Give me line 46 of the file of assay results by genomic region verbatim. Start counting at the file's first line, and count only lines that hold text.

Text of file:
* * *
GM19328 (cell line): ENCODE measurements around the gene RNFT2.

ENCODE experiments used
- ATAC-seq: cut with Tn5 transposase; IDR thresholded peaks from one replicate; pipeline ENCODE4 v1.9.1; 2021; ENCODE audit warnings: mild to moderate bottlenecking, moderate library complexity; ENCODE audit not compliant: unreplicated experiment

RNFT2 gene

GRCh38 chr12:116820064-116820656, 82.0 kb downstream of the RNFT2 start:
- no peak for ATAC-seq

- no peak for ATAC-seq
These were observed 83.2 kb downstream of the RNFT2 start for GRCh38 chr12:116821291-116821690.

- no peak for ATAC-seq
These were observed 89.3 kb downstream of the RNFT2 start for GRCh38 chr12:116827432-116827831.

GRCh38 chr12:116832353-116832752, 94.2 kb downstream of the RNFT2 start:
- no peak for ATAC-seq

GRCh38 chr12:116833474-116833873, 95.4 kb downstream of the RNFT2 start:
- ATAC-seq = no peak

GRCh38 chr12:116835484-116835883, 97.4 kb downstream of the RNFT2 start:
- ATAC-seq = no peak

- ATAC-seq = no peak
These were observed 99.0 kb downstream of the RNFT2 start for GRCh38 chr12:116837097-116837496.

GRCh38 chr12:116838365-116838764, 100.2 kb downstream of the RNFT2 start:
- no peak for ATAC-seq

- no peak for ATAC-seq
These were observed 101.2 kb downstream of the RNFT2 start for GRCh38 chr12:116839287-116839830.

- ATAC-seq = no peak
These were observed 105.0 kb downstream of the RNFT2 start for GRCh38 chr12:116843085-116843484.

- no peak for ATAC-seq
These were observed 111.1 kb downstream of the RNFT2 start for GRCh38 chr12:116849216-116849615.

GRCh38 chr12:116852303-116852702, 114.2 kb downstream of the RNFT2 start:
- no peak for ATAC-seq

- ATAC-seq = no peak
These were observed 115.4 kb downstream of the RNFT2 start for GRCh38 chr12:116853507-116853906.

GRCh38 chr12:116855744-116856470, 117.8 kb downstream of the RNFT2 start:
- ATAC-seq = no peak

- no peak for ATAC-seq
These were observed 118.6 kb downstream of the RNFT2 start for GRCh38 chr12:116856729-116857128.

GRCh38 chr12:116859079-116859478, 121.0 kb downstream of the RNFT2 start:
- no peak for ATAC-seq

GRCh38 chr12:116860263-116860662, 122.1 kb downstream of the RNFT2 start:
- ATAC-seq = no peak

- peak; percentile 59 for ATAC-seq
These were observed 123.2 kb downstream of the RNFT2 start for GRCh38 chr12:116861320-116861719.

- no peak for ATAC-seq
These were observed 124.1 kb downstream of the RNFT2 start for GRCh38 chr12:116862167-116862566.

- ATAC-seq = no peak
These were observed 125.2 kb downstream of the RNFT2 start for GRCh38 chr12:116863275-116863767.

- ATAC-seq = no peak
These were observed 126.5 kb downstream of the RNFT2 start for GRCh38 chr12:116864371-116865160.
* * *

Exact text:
These were observed 126.5 kb downstream of the RNFT2 start for GRCh38 chr12:116864371-116865160.